That's because physicians have long based the duration of labor on the Friedman Curve, which plots the typical rate of cervical dilation and fetal descent. 

"We have good research that shows our traditional Friedman Curve is probably inaccurate," he said.

The active phase of labor, during which the cervix becomes fully dilated, has traditionally been considered abnormal when cervical dilation is less than 1.2 centimeters (cm.) an hour for women who have never given birth and 1.5 cm. an hour for women who have given birth. 

According to ACOG's study, new data from the Consortium on Safe Labor (CSL) indicate women dilate more slowly than historically thought, regardless of whether the woman has previously given birth. ACOG now recommends physicians consider cervical dilation of 6 cm. the beginning of the active phase.

The second stage of labor begins when the cervix is fully dilated and ends with delivery. 

Use of epidural analgesia, maternal obesity, and increased birth weight have all been shown to lengthen the second stage of labor, ACOG says.

The study outlines several reasons for cesarean deliveries. Seventy-four percent are the result of either labor arrest, abnormal or indeterminate fetal heart rate tracing, or fetal malpresentation, such as breech birth. Each instance requires a different solution, ACOG says.

Under traditional best practices, if the cervix fails to change dilation for two hours or more, a physician could diagnose active phase arrest. CSL is now saying labor arrest should not be diagnosed before 6 cm. of dilation. 

Before physicians diagnose labor arrest, ACOG recommends they ensure the patient has been pushing for at least two hours if she has previously given birth and at least three hours if she has never given birth. ACOG guidelines state patients in active phase labor arrest should have a C-section once they have reached at least 6 cm. of dilation and have failed to progress for four to six hours.

Worth the Risk?

According to the National Institutes of Health, cesarean delivery is the safest path in certain instances, such as placenta previa and uterine rupture.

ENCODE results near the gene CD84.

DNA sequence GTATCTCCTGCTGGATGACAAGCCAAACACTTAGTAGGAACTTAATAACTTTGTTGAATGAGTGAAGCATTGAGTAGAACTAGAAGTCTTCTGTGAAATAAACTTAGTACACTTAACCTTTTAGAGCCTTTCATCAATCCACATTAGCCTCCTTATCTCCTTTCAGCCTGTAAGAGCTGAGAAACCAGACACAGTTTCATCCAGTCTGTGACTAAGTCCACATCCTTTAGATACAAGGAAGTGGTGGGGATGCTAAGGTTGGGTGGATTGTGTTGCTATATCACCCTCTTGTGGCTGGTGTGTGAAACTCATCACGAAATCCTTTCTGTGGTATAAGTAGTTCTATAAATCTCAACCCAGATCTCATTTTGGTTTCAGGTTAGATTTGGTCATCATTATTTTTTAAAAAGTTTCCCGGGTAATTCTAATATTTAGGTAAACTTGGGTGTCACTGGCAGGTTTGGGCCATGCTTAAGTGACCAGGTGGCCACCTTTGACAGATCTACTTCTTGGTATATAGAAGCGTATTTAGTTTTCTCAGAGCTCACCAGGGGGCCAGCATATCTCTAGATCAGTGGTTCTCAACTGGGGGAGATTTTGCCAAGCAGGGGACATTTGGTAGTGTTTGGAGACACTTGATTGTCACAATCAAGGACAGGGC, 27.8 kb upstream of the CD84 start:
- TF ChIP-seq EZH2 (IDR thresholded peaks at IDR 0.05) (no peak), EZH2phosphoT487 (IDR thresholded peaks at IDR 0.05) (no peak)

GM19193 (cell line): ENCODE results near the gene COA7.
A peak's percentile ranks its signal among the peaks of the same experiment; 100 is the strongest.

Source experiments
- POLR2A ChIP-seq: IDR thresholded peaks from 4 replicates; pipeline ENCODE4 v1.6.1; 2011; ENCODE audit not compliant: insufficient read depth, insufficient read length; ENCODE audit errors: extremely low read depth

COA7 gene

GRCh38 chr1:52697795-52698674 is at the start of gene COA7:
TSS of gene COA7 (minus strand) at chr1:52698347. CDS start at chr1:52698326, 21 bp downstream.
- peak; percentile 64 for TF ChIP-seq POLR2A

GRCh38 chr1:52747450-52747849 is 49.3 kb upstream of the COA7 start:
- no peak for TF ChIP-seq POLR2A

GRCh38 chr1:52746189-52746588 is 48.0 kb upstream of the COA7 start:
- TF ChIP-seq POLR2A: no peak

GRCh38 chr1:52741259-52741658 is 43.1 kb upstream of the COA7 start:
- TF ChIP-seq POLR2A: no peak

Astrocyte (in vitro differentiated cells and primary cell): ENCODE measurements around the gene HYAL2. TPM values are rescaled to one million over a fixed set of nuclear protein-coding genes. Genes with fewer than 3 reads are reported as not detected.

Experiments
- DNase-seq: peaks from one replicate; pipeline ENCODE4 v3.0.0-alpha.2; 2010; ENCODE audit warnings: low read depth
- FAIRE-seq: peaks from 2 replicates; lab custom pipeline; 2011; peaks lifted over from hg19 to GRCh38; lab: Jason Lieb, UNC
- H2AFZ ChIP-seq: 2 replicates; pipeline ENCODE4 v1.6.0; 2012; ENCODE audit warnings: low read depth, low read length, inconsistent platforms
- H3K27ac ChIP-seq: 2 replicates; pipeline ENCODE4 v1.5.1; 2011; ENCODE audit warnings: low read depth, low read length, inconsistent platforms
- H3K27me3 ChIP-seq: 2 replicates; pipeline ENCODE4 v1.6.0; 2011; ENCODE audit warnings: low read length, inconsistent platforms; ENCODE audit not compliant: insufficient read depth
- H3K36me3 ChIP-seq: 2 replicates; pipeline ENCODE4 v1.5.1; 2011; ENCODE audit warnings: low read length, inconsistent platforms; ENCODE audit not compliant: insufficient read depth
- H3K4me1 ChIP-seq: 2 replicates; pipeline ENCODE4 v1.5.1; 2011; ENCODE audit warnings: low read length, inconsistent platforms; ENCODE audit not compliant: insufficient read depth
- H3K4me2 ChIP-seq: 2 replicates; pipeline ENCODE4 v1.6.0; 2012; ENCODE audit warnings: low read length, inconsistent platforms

Houston neonatologist and TMA Immediate Past President Michael Speer, MD, says the cesarean section is an appropriate option in an emergency, but cesareans performed for the wrong reasons must be controlled. 

"You need to have a reason," he said. "It's not good to muck around with Mother Nature."

In Texas, more than 35 percent of deliveries were cesarean in 2010, slightly more than the national average of about 33 percent, the ACOG study shows. Dr. Speer says in his 38 years practicing medicine, he has seen firsthand the increasing number of cesarean sections and the subsequent increased need for newborn intensive care.

"Anything that can decrease unwarranted cesarean sections is good, and I think that these guidelines are long overdue," he said. 

Obstetricians who are reluctant to say no to an uncomfortable expecting mother contribute to the high number of cesarean deliveries, Dr. Speer says.

"Unfortunately, some mothers believe that delivery at 34 weeks is perfectly fine, as opposed to waiting until 40 weeks," he said.

Dr. Speer says nonmedically indicated cesarean sections can yield disastrous results. According to ACOG's report, the risk of severe maternal morbidities, such as hemorrhaging that requires hysterectomy or blood transfusion, shock, cardiac arrest, or major infection, was 2.7 percent for a planned cesarean delivery, as opposed to 0.9 percent for a vaginal delivery. That's a threefold increase.

The chances of placental abnormalities in future pregnancies increase with each subsequent cesarean delivery, ACOG says. But data from the study show the number of women who delivered vaginally after a prior cesarean delivery plummeted from nearly 30 percent in the mid-1990s to less than 10 percent in 2011.

Dr. Speer says maternal deaths in the United States are at epidemic proportions. (Read "Preserving Mother's Day," September 2013 Texas Medicine, pages 53-57.)

"The greatest risk to both the mother and infant is not the initial cesarean section, but those that follow," he said.